Nearly two years after having to accept silver medals for an event they felt they won, the Carolyn Lynch team received the coveted symbols of their triumph at the Hilton Chicago.

The presentation on Monday ended nearly two years of waiting for Lynch, Mike Passell, Roger Bates, Marc Jacobus and Eddie Wold.

At the 41st World Bridge Championships in Bali, Indonesia, in 2013, a German team accepted gold medals for winning the d’Orsi Senior Trophy despite mounting evidence during the event that two members of the team were using illegal signals. An investigation by the World Bridge Federation confirmed that the signaling had been going on and the German team was stripped of the championship, elevating the Lynch team from runners-up to champions. It was Lynch’s first world championship.

A presentation acknowledging the win took place during last year’s Red Bull World Bridge Series championships in Sanya, China, but the American players had to wait to receive their gold medals.

The informal medal ceremony in Chicago was a bittersweet moment for the team because of the absence of Garey Hayden, their friend and teammate in Bali. Hayden, 70, died unexpectedly on Feb. 5.

“Garey and I were good friends,” said Lynch, first-time world champion. She said she and Hayden corresponded regularly via the Internet.

Passell said his frequent partner was a world-class player and longtime friend. Passell said he played with Hayden and won a regional knockout in Houston about a week before Hayden died. “He won the last event he played in,” said Passell, noting that there is more. Hayden won the last world championship he played in – the Senior event in Bali – and his last national event: the Keohane North American Swiss Teams in Providence RI. On that team, Passell played with Lynch and Hayden. Their teammates were Polish stars Adam Zmudzinski and Cezary Balicki.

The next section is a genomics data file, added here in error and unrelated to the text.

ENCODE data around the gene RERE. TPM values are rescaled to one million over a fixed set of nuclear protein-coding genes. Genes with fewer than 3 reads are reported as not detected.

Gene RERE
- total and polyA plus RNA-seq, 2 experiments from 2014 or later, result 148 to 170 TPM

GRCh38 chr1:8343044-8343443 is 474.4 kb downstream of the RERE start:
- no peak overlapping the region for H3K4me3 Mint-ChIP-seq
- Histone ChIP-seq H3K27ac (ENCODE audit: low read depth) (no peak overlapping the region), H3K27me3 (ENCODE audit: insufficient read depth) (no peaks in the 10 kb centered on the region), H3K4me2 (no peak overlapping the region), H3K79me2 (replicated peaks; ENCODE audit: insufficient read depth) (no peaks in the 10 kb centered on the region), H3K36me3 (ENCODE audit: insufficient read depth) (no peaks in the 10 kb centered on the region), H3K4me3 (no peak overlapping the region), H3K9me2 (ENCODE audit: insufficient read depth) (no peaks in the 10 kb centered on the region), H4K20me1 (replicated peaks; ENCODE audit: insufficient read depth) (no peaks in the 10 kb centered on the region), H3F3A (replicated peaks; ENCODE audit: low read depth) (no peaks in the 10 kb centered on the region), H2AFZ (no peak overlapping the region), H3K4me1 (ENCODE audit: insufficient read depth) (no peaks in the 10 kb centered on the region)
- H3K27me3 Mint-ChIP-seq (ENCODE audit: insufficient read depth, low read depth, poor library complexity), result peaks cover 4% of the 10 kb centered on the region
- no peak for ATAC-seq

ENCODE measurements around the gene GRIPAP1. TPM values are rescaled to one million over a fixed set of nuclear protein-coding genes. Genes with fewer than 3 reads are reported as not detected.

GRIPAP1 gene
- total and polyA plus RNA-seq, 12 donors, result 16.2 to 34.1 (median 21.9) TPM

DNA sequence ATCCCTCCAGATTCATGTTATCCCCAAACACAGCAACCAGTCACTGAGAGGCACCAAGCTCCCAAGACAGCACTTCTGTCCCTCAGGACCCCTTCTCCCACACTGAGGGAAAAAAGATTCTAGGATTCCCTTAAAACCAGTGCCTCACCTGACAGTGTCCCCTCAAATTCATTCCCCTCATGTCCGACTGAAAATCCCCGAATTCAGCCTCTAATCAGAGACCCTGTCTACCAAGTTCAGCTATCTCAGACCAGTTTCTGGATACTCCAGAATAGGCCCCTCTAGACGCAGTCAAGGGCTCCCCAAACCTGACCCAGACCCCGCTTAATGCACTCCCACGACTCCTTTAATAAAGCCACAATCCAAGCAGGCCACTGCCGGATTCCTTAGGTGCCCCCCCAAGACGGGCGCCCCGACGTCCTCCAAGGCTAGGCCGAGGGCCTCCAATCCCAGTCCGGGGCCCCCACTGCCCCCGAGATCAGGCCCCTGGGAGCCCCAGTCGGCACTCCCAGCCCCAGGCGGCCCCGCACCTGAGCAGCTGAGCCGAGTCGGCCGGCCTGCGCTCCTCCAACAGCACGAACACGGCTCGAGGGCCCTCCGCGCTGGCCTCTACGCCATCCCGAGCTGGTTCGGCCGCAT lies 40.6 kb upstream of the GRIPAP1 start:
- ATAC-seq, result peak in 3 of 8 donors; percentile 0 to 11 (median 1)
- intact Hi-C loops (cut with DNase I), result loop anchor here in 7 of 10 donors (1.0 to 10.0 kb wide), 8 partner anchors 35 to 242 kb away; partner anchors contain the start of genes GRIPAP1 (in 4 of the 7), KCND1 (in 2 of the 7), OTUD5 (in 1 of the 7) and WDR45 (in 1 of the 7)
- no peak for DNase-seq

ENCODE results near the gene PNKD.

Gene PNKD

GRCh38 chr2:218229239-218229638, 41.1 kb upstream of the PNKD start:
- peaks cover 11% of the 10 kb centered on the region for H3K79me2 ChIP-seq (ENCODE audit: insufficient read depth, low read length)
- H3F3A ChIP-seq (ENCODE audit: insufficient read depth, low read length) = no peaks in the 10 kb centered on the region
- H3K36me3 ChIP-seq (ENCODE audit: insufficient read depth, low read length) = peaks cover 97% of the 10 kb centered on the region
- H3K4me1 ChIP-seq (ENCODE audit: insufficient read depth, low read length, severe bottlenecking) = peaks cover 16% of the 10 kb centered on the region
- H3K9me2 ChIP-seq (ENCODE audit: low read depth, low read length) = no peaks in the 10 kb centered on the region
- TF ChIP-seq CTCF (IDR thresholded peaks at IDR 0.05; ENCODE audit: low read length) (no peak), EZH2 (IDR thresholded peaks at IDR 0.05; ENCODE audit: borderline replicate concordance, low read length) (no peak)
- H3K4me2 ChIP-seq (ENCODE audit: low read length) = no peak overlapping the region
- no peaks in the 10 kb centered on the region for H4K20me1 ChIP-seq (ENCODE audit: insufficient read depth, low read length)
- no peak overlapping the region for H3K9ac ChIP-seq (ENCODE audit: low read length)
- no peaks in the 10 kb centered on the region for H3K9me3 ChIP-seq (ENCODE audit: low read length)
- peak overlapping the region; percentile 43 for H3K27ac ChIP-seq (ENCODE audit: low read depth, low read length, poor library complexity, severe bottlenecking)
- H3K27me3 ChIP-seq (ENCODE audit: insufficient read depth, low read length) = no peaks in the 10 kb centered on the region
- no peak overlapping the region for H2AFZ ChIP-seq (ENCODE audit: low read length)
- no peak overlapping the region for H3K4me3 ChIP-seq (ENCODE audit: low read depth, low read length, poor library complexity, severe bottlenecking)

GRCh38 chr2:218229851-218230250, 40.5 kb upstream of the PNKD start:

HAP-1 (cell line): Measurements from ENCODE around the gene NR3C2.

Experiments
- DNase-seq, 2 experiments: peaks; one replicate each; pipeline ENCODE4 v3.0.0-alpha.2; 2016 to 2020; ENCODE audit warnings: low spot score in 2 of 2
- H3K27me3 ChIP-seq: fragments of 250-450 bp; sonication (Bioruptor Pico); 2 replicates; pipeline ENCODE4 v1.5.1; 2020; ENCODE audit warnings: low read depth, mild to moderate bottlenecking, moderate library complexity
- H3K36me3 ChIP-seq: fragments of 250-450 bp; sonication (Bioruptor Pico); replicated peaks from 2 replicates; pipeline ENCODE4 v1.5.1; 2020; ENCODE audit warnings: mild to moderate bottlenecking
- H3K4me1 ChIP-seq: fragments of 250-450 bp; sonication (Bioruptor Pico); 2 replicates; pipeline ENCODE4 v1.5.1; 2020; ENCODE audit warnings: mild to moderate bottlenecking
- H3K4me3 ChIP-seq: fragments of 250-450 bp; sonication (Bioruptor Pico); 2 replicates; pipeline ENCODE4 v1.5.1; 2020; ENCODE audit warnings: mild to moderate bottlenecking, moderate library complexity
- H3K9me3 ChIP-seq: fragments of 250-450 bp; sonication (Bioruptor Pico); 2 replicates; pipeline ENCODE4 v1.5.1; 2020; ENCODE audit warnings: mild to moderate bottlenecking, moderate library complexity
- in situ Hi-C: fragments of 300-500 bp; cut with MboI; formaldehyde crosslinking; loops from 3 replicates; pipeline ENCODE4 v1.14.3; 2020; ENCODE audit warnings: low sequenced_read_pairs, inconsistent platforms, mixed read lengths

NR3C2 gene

Hayden knew about the WBF decision regarding the Senior teams, but Passell said the shock of his friend’s death still has not worn off. “I wish Garey had been here,” he said.

Lynch said her first world championship was a struggle, mostly because of the cloud over the proceedings. “It’s impossible to play your best knowing what’s going on.”

She praised Wold, credited with figuring out the “code” of coughs used by the two Germans, and Donna Compton, non-playing captain of USA2. Compton, said Lynch, vigorously pushed for an investigation and was relentless as the team’s representative. “She was like a bulldog,” said Lynch.

Now that Lynch and her team have closed a difficult chapter, she is ready to resume competing without such distractions. Even without being disadvantaged by opponents not playing fair, Lynch said, it’s tough to win a big event. “It takes a lot,” she said. “The stars have to be aligned.”

Even after the German Seniors were awarded gold medals in Bali, Lynch said, she didn’t give up hope that justice would be done. “All along,” she said, “I felt we had won. In my mind, we won.”